This is the second year that I’ve delivered social media workshops to the PhD student community at UWS through the Innovation and Research Office (IRO) – last year, I reflected on the content of the workshop, which although I encouraged IRO to let me teach people in the bar area of the student union (instead of in a classroom – I wanted to break the hierarchy that is enforced through teaching space, I was student teaching students and I was experimenting with what we had), it was still very much a workshop where I talked at people for 3hrs and my PhD colleagues (some of which had never taken their laptops out of the house) sat baffled by the whizzy and rather full prezi that I had prepared in advance.

I wasn’t happy about it, especially as I had to spend about an hour of the workshop, fixing everyone’s the wifi connection (which was proxied to hell) and just getting the poor buggers online. What we needed was something that was a pre-beginners social media drop-in, or even something that just discussed research practise in general, before I even started to convince PhD students that the internet and writing publicly (and often informally, like this post illustrates through the language I’ve chosen to use and the over reliance of winky faces ;-)) about the stuff that they are up to can be a good thing.

When I was asked to deliver them again, this time doing 4 instead of 2, I thought for a bit about what I might do – especially when I noticed that one of my beginners from last year had signed up again, and obvious sign that whatever I was doing (or whatever teaching practice I was employing) was just not working. Also, since then I’ve nailed a PGCert in Higher Ed, taught-out in various spaces and various contexts out-width the ‘university’ environment (such as the social media surgeries in Dumfries and Galloway) and had the chance to experiment with differing methods as a facilitator. Not to mention, I was still basking in the joy that was the Research Practices 2.0 event that I had attended the week previous, which felt like a real breakthrough when it came to thinking about how social media could be used as a vessel for something more than simply fetishing corporate technology (I wrote more about that at the time here.)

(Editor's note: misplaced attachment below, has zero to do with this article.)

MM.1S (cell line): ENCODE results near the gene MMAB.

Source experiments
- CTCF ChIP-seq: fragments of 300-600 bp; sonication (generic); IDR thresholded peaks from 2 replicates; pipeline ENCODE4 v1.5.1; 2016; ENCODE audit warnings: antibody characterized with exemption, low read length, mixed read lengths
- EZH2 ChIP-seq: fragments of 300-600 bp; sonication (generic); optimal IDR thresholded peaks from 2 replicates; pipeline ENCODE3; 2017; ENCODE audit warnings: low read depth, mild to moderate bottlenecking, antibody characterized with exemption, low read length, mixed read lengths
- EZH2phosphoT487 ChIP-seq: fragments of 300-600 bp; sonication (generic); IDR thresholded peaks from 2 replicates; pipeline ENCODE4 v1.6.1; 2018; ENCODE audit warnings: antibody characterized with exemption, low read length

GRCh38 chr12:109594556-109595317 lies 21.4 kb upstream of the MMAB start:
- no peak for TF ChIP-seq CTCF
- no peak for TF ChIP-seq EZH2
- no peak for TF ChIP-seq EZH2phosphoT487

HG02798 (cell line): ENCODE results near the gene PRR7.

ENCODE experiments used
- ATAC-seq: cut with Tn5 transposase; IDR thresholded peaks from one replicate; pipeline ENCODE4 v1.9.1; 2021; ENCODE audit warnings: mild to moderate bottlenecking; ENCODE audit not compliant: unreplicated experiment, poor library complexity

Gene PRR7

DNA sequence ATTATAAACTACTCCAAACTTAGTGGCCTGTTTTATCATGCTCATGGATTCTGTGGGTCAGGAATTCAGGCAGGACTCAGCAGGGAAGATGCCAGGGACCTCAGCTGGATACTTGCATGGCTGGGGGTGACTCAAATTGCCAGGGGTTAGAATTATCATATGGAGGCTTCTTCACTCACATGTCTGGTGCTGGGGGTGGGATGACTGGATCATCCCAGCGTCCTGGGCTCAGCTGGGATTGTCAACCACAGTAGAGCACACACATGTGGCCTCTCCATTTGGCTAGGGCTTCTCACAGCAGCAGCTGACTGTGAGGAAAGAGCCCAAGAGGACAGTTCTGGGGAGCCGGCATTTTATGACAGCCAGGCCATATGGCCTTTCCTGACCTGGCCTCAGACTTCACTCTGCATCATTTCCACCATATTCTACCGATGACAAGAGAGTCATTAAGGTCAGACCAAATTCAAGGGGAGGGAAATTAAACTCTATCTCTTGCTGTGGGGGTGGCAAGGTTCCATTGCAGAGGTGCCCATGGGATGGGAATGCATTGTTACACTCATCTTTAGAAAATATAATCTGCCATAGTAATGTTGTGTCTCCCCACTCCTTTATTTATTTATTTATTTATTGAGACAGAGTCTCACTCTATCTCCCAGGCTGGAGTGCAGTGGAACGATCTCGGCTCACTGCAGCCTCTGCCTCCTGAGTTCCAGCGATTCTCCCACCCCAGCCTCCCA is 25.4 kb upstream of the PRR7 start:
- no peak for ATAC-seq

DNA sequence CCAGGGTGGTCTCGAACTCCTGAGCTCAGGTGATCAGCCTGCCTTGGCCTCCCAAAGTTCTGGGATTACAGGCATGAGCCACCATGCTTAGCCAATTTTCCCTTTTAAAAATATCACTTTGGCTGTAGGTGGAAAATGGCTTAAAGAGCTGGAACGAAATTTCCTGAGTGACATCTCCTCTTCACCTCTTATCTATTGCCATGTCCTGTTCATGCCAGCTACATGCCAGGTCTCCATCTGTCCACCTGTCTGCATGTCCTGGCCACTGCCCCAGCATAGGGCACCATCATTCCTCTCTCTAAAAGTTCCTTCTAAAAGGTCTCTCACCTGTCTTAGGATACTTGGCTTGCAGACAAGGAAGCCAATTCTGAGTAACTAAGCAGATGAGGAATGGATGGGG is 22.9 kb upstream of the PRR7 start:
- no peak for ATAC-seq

So this time, I have no slides. F*&k slides. Especially for a workshop that is about the people, not the things thatI have to say about technology. My internet usage is an anomaly. I have no dedicated resources for those sessions -and why should I, when there is a wonderful open educational resource as part of the Nottingham project, if  was to build my own, it would just be a rehash – and only one perspective, there are better opportunities to concentrate my efforts on the projects that I’m employed to do – such as UWSDigital.com – that I built and wrote myself in partnership with the research team that I am working with.

Secondly, I ripped up the workshop/training handbook, that is, base my class plan on the basis that all workshops of this nature should follow the same format – I repeated the exercise that we came up with at #RP2NOTT instead. I probably shocked a few people who thought that they were going to turn up for a workshop and use the 3 hours to switch off/check emails on the computers whilst I transfer knowledge to them. We had a discussion, based on finding similarities in research practices, and matched up the social media/internet platforms that they were already aware off to the practices. Once we had several lists of things where there was a mutual understanding to address, I was able to demonstrate the adequate tools in a way that was more suited to a tutorial, rather than trying to pre-guess what people might want at the beginning.

Lastly, this workshop could be repeated under different contexts, more niche/wider areas and it would have a different impact. Rather than talk people through various platforms (when really, there are plenty of those tutorials out there as part of the website’s existing functional elements) it was way more important to link them up to their daily practice. This was the only way that they were going to ever adopt it, and they could make that decision themselves – rather than use it because they it is expected of them.

I wanted to leave those who attended with a dialogue, not a piece of paper that they could file away on a PDP, e-portfolio site and tick that social media box. I wanted to be able to encourage and support people so they could feel comfortable/more confident to explore and critique the platforms on their own merit, not based on other factors such as the hysterical mainstream media & other colleagues who have probably never been trolled in their life.